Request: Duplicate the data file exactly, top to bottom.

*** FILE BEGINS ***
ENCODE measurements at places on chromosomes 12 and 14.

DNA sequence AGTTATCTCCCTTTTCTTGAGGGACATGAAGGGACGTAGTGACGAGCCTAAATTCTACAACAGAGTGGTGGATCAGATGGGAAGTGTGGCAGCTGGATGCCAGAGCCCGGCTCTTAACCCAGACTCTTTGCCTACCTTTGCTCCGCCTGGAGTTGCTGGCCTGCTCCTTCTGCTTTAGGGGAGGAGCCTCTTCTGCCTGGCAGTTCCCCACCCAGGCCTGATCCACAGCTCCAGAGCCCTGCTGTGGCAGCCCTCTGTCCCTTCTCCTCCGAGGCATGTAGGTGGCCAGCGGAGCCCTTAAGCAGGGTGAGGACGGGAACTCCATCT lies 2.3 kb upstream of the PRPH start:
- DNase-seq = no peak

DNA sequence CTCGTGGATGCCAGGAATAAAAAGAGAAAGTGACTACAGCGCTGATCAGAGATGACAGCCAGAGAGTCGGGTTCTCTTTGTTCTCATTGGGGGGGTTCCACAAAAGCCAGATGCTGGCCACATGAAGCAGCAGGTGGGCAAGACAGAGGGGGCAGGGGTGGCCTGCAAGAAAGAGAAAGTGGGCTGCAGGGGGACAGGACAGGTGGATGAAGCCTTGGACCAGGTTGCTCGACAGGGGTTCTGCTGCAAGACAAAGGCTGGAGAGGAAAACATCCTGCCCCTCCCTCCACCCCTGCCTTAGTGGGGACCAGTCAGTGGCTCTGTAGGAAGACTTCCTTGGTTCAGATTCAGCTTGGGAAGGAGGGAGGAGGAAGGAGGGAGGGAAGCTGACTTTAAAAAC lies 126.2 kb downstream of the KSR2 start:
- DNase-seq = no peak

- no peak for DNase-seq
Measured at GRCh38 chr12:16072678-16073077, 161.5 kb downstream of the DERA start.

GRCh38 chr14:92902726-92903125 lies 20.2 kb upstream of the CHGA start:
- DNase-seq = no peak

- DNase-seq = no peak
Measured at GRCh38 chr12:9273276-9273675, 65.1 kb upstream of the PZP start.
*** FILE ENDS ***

ENCODE measurements at places on chromosomes 12 and 14.

DNA sequence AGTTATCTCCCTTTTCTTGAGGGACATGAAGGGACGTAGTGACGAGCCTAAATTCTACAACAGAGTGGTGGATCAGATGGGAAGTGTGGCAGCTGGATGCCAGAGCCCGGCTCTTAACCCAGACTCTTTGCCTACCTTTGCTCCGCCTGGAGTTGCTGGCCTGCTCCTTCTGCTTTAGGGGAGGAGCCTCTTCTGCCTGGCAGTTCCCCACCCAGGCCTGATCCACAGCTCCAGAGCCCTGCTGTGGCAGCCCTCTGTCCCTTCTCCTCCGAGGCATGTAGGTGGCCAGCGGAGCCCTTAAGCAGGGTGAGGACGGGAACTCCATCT lies 2.3 kb upstream of the PRPH start:
- DNase-seq = no peak

DNA sequence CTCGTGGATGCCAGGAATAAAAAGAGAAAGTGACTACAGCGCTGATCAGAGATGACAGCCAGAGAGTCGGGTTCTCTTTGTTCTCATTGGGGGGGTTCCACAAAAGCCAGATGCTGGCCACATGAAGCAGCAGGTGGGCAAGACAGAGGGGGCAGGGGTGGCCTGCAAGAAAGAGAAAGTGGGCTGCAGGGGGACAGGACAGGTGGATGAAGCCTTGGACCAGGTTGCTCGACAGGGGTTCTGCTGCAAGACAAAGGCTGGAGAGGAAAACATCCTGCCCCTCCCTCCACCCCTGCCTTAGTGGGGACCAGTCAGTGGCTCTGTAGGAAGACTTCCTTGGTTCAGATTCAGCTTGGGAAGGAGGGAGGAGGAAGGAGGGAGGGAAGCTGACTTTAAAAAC lies 126.2 kb downstream of the KSR2 start:
- DNase-seq = no peak

- no peak for DNase-seq
Measured at GRCh38 chr12:16072678-16073077, 161.5 kb downstream of the DERA start.

GRCh38 chr14:92902726-92903125 lies 20.2 kb upstream of the CHGA start:
- DNase-seq = no peak

- DNase-seq = no peak
Measured at GRCh38 chr12:9273276-9273675, 65.1 kb upstream of the PZP start.